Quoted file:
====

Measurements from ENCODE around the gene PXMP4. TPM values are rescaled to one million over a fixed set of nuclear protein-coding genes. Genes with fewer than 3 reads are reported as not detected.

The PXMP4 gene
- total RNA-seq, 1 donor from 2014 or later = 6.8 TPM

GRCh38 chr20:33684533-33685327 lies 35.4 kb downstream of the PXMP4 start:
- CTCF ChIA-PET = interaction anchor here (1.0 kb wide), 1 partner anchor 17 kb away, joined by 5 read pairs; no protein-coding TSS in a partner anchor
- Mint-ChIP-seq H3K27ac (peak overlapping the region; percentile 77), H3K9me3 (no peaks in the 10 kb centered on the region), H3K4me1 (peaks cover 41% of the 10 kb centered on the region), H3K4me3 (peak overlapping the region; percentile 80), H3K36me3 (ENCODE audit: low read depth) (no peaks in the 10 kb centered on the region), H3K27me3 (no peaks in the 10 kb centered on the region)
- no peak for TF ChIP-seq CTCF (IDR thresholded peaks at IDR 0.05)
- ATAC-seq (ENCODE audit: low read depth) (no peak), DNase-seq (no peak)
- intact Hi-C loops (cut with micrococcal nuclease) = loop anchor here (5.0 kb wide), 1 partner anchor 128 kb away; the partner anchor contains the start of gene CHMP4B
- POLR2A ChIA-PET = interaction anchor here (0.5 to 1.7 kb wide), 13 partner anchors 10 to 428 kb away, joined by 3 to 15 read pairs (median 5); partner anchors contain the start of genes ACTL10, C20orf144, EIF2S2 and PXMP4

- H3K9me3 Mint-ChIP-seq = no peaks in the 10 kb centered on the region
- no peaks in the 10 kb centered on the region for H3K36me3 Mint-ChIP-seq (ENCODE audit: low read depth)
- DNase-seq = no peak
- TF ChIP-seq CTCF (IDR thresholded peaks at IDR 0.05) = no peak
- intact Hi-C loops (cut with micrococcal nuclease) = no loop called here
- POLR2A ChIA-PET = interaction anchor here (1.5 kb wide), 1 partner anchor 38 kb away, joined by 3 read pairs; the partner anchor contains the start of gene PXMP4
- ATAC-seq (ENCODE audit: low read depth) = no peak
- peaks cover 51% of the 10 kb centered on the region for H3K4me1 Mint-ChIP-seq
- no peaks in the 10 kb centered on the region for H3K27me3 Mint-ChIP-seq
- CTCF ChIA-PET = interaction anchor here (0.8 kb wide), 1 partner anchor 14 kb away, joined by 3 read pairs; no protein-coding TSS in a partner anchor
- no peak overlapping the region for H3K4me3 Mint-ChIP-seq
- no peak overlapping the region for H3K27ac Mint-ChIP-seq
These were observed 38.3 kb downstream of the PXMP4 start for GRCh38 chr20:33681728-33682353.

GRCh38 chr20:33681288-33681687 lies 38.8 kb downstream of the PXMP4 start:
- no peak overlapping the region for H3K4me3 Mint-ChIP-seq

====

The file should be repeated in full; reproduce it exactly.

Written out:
Measurements from ENCODE around the gene PXMP4. TPM values are rescaled to one million over a fixed set of nuclear protein-coding genes. Genes with fewer than 3 reads are reported as not detected.

The PXMP4 gene
- total RNA-seq, 1 donor from 2014 or later = 6.8 TPM

GRCh38 chr20:33684533-33685327 lies 35.4 kb downstream of the PXMP4 start:
- CTCF ChIA-PET = interaction anchor here (1.0 kb wide), 1 partner anchor 17 kb away, joined by 5 read pairs; no protein-coding TSS in a partner anchor
- Mint-ChIP-seq H3K27ac (peak overlapping the region; percentile 77), H3K9me3 (no peaks in the 10 kb centered on the region), H3K4me1 (peaks cover 41% of the 10 kb centered on the region), H3K4me3 (peak overlapping the region; percentile 80), H3K36me3 (ENCODE audit: low read depth) (no peaks in the 10 kb centered on the region), H3K27me3 (no peaks in the 10 kb centered on the region)
- no peak for TF ChIP-seq CTCF (IDR thresholded peaks at IDR 0.05)
- ATAC-seq (ENCODE audit: low read depth) (no peak), DNase-seq (no peak)
- intact Hi-C loops (cut with micrococcal nuclease) = loop anchor here (5.0 kb wide), 1 partner anchor 128 kb away; the partner anchor contains the start of gene CHMP4B
- POLR2A ChIA-PET = interaction anchor here (0.5 to 1.7 kb wide), 13 partner anchors 10 to 428 kb away, joined by 3 to 15 read pairs (median 5); partner anchors contain the start of genes ACTL10, C20orf144, EIF2S2 and PXMP4

- H3K9me3 Mint-ChIP-seq = no peaks in the 10 kb centered on the region
- no peaks in the 10 kb centered on the region for H3K36me3 Mint-ChIP-seq (ENCODE audit: low read depth)
- DNase-seq = no peak
- TF ChIP-seq CTCF (IDR thresholded peaks at IDR 0.05) = no peak
- intact Hi-C loops (cut with micrococcal nuclease) = no loop called here
- POLR2A ChIA-PET = interaction anchor here (1.5 kb wide), 1 partner anchor 38 kb away, joined by 3 read pairs; the partner anchor contains the start of gene PXMP4
- ATAC-seq (ENCODE audit: low read depth) = no peak
- peaks cover 51% of the 10 kb centered on the region for H3K4me1 Mint-ChIP-seq
- no peaks in the 10 kb centered on the region for H3K27me3 Mint-ChIP-seq
- CTCF ChIA-PET = interaction anchor here (0.8 kb wide), 1 partner anchor 14 kb away, joined by 3 read pairs; no protein-coding TSS in a partner anchor
- no peak overlapping the region for H3K4me3 Mint-ChIP-seq
- no peak overlapping the region for H3K27ac Mint-ChIP-seq
These were observed 38.3 kb downstream of the PXMP4 start for GRCh38 chr20:33681728-33682353.

GRCh38 chr20:33681288-33681687 lies 38.8 kb downstream of the PXMP4 start:
- no peak overlapping the region for H3K4me3 Mint-ChIP-seq